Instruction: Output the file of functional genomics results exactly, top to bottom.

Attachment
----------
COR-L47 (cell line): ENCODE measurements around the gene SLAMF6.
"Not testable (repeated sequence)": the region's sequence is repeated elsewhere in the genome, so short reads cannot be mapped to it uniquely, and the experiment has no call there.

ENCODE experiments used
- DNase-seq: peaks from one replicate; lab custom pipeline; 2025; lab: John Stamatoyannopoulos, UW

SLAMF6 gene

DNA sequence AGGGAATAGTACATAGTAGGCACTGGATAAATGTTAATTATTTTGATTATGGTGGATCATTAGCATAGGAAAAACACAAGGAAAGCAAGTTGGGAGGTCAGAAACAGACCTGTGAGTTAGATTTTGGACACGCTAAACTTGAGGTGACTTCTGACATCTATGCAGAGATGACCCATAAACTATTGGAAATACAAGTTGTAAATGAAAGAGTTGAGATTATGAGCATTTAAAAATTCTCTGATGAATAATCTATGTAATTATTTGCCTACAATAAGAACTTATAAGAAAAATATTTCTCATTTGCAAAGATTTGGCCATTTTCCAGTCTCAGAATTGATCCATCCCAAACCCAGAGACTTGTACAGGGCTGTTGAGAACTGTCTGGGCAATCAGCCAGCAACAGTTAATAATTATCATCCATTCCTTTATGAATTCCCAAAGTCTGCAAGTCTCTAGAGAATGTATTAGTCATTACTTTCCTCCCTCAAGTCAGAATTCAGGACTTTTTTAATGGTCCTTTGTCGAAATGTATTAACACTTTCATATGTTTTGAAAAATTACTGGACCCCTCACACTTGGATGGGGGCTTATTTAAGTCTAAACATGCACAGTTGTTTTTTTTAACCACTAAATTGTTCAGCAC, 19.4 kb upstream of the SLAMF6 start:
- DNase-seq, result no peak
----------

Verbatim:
COR-L47 (cell line): ENCODE measurements around the gene SLAMF6.
"Not testable (repeated sequence)": the region's sequence is repeated elsewhere in the genome, so short reads cannot be mapped to it uniquely, and the experiment has no call there.

ENCODE experiments used
- DNase-seq: peaks from one replicate; lab custom pipeline; 2025; lab: John Stamatoyannopoulos, UW

SLAMF6 gene

DNA sequence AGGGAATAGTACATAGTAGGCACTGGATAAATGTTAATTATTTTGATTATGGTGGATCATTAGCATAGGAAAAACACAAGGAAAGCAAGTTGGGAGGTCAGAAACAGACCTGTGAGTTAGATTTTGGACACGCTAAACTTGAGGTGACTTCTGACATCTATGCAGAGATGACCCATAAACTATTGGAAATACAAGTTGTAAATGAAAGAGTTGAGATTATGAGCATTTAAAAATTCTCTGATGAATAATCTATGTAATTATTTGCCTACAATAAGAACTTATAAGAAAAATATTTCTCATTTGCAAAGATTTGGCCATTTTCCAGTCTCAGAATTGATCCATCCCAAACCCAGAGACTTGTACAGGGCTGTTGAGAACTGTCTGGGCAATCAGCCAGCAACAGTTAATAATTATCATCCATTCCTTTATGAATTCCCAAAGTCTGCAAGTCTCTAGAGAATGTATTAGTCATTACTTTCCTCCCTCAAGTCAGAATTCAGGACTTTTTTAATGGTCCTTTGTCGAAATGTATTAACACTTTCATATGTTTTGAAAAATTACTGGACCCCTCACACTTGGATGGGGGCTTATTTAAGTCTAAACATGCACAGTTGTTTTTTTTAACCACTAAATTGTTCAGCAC, 19.4 kb upstream of the SLAMF6 start:
- DNase-seq, result no peak